A French appeals court has ruled that a man responsible for the death of a pregnant woman in a car accident was not guilty of a double crime.
The murder of Laci Peterson and her unborn child led to a new US law
Florinda Braganca was killed instantly when the car she was driving was struck by 30-year-old Kevin Germon's van on a motorway in October 2003.
Her husband said Germon should be sentenced for double manslaughter.
But the court upheld a lower court ruling that an unborn child could not be considered the victim of a crime.
Mrs Braganca, 34, was 22 weeks pregnant when she died.
Germon was sentenced to a year in jail for the manslaughter of Mrs Braganca.
Tests found cannabis in his blood at the time of the accident.
The prosecution said that the law should recognise that the future baby was "a human being from the moment of conception".
The high-profile case was backed by the region's chief prosecutor, Madeleine Simoncello, who said the lower court had too rigidly applied the law.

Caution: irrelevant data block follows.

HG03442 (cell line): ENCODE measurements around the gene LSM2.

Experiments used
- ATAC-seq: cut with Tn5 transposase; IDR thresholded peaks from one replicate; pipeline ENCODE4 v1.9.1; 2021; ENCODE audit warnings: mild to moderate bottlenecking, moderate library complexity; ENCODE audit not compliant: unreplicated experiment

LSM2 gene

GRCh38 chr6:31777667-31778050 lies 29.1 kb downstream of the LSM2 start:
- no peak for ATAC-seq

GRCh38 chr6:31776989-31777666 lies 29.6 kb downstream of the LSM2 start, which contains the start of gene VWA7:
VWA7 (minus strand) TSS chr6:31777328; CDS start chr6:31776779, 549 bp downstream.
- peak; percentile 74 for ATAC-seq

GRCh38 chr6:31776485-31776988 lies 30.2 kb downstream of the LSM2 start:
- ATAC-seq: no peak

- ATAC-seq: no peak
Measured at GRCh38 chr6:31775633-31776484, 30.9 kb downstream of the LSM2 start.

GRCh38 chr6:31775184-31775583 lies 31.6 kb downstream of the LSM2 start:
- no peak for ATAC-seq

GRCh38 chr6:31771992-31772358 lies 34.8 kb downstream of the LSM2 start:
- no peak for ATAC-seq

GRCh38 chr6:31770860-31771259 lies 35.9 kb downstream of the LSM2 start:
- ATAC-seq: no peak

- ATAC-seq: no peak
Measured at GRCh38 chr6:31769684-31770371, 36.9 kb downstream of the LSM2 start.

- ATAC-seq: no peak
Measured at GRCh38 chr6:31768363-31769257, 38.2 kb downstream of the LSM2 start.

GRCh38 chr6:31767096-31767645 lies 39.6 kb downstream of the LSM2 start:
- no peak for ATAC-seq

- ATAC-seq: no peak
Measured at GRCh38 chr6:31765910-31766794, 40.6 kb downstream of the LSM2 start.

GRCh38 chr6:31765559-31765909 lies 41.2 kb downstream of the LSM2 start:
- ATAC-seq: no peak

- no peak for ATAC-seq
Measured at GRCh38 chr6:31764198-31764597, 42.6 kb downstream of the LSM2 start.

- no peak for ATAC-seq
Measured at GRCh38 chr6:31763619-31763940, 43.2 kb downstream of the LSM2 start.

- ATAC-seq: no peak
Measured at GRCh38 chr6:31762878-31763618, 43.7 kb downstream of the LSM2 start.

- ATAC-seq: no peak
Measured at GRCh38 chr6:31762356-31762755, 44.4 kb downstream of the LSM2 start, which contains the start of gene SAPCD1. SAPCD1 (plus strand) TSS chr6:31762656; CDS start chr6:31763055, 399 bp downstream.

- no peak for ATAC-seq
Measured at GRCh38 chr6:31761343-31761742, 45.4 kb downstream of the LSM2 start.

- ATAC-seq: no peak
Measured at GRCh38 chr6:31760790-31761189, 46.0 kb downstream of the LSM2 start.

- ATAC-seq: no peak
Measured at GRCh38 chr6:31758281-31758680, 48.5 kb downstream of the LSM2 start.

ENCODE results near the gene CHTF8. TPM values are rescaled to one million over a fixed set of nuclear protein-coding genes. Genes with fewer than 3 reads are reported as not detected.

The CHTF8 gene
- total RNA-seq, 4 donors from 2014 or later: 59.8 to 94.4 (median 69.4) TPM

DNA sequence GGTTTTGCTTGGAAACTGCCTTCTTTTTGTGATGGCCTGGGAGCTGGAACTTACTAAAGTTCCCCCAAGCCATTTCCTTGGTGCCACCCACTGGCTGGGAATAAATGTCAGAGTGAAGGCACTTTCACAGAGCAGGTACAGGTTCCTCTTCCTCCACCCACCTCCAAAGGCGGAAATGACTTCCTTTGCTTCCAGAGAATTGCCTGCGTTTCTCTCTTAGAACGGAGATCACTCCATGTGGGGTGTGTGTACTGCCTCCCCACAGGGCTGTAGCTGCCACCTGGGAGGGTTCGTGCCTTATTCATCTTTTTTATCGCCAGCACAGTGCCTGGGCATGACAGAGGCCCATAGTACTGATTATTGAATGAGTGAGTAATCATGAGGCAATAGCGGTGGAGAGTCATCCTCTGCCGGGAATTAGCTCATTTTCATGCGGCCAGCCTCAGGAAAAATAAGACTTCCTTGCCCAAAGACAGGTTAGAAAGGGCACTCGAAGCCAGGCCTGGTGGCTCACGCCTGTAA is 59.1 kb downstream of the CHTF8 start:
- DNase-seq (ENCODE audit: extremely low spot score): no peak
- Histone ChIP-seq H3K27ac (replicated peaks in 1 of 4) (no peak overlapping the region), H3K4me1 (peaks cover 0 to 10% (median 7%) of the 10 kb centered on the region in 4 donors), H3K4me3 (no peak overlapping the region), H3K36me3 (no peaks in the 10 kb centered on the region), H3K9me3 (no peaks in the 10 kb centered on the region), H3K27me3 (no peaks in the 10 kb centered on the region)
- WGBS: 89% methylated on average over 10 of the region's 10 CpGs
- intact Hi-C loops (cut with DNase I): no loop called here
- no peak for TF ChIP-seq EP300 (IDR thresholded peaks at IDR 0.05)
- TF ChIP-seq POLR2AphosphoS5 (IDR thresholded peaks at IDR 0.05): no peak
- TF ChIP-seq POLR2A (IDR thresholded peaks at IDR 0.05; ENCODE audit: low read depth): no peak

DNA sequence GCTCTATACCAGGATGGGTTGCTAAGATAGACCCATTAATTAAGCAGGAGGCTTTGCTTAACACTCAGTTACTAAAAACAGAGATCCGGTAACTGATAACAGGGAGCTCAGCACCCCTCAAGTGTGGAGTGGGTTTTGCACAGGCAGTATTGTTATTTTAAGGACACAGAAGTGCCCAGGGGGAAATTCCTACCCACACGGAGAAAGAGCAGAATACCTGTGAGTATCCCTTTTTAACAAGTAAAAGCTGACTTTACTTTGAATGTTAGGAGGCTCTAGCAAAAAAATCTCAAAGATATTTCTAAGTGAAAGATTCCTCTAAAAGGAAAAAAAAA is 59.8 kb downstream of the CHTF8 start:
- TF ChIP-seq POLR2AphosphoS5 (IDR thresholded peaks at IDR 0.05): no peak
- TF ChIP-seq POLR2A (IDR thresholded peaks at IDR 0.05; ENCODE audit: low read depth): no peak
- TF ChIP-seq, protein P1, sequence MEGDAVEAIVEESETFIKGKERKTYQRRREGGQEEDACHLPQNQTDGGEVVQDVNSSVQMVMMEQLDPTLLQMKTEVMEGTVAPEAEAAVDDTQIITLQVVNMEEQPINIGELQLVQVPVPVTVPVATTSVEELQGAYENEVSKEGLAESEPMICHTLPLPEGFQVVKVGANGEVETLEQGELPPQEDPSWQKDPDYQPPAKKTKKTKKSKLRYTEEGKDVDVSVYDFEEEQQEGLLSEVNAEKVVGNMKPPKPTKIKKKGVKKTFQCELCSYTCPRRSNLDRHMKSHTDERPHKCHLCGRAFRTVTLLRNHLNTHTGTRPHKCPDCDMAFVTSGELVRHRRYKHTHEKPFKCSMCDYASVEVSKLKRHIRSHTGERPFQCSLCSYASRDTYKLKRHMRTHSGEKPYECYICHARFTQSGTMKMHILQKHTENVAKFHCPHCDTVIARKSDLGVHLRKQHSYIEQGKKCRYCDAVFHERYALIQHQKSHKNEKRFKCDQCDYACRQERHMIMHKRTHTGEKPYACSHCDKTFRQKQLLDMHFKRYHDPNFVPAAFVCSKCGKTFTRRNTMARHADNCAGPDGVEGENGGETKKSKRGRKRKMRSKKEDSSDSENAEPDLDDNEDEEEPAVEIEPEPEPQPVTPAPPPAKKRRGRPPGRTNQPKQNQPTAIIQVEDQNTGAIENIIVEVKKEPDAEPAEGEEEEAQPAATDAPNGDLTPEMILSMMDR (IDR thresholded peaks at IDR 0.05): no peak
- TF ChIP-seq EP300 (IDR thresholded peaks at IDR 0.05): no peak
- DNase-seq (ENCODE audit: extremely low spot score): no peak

She had called for the prison sentence to be increased to two or three years.
In the US, a landmark case of a man convicted of murdering his pregnant wife, Laci Peterson and their unborn child, Conner, led to the introduction of a new law protecting the rights of foetuses.
The Unborn Victims of Violence Act - also known as Laci and Conner's Law - defines a violent attack on a pregnant woman as two distinct crimes.
Her husband was sentenced to death for the double murder.